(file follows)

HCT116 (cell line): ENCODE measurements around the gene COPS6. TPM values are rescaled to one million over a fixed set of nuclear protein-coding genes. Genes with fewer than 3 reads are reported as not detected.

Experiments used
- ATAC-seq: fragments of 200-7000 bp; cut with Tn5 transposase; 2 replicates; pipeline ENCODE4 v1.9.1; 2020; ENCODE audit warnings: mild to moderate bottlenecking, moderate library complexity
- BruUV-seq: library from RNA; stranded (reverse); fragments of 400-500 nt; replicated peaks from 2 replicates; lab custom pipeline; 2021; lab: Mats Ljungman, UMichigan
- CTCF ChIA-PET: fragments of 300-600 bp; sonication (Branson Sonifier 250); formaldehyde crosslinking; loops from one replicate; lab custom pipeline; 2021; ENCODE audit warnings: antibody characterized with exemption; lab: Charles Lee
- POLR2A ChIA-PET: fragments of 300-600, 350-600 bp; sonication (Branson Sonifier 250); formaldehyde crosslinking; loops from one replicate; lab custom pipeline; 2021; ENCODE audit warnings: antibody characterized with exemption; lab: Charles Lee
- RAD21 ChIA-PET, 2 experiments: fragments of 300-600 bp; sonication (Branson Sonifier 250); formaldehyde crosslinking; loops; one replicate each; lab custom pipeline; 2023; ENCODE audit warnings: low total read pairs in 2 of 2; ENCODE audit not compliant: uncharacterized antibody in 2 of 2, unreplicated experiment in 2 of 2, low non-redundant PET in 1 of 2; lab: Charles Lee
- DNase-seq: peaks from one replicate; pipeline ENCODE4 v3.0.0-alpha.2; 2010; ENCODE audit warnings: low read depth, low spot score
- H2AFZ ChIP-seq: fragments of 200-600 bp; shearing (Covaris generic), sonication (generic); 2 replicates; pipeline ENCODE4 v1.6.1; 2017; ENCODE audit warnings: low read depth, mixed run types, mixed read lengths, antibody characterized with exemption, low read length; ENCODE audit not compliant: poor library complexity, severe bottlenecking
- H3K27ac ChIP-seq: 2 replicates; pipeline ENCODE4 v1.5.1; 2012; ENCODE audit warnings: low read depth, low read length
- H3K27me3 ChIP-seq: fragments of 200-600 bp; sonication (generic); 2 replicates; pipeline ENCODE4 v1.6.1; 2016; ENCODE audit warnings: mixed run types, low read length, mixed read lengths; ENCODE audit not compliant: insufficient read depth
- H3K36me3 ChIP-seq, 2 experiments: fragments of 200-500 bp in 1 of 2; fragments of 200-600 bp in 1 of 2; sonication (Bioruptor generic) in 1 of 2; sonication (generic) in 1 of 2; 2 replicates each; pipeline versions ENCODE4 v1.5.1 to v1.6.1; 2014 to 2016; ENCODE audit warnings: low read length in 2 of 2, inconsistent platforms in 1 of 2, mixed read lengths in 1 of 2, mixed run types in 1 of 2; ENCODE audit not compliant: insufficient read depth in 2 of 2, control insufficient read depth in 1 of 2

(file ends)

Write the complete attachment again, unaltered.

HCT116 (cell line): ENCODE measurements around the gene COPS6. TPM values are rescaled to one million over a fixed set of nuclear protein-coding genes. Genes with fewer than 3 reads are reported as not detected.

Experiments used
- ATAC-seq: fragments of 200-7000 bp; cut with Tn5 transposase; 2 replicates; pipeline ENCODE4 v1.9.1; 2020; ENCODE audit warnings: mild to moderate bottlenecking, moderate library complexity
- BruUV-seq: library from RNA; stranded (reverse); fragments of 400-500 nt; replicated peaks from 2 replicates; lab custom pipeline; 2021; lab: Mats Ljungman, UMichigan
- CTCF ChIA-PET: fragments of 300-600 bp; sonication (Branson Sonifier 250); formaldehyde crosslinking; loops from one replicate; lab custom pipeline; 2021; ENCODE audit warnings: antibody characterized with exemption; lab: Charles Lee
- POLR2A ChIA-PET: fragments of 300-600, 350-600 bp; sonication (Branson Sonifier 250); formaldehyde crosslinking; loops from one replicate; lab custom pipeline; 2021; ENCODE audit warnings: antibody characterized with exemption; lab: Charles Lee
- RAD21 ChIA-PET, 2 experiments: fragments of 300-600 bp; sonication (Branson Sonifier 250); formaldehyde crosslinking; loops; one replicate each; lab custom pipeline; 2023; ENCODE audit warnings: low total read pairs in 2 of 2; ENCODE audit not compliant: uncharacterized antibody in 2 of 2, unreplicated experiment in 2 of 2, low non-redundant PET in 1 of 2; lab: Charles Lee
- DNase-seq: peaks from one replicate; pipeline ENCODE4 v3.0.0-alpha.2; 2010; ENCODE audit warnings: low read depth, low spot score
- H2AFZ ChIP-seq: fragments of 200-600 bp; shearing (Covaris generic), sonication (generic); 2 replicates; pipeline ENCODE4 v1.6.1; 2017; ENCODE audit warnings: low read depth, mixed run types, mixed read lengths, antibody characterized with exemption, low read length; ENCODE audit not compliant: poor library complexity, severe bottlenecking
- H3K27ac ChIP-seq: 2 replicates; pipeline ENCODE4 v1.5.1; 2012; ENCODE audit warnings: low read depth, low read length
- H3K27me3 ChIP-seq: fragments of 200-600 bp; sonication (generic); 2 replicates; pipeline ENCODE4 v1.6.1; 2016; ENCODE audit warnings: mixed run types, low read length, mixed read lengths; ENCODE audit not compliant: insufficient read depth
- H3K36me3 ChIP-seq, 2 experiments: fragments of 200-500 bp in 1 of 2; fragments of 200-600 bp in 1 of 2; sonication (Bioruptor generic) in 1 of 2; sonication (generic) in 1 of 2; 2 replicates each; pipeline versions ENCODE4 v1.5.1 to v1.6.1; 2014 to 2016; ENCODE audit warnings: low read length in 2 of 2, inconsistent platforms in 1 of 2, mixed read lengths in 1 of 2, mixed run types in 1 of 2; ENCODE audit not compliant: insufficient read depth in 2 of 2, control insufficient read depth in 1 of 2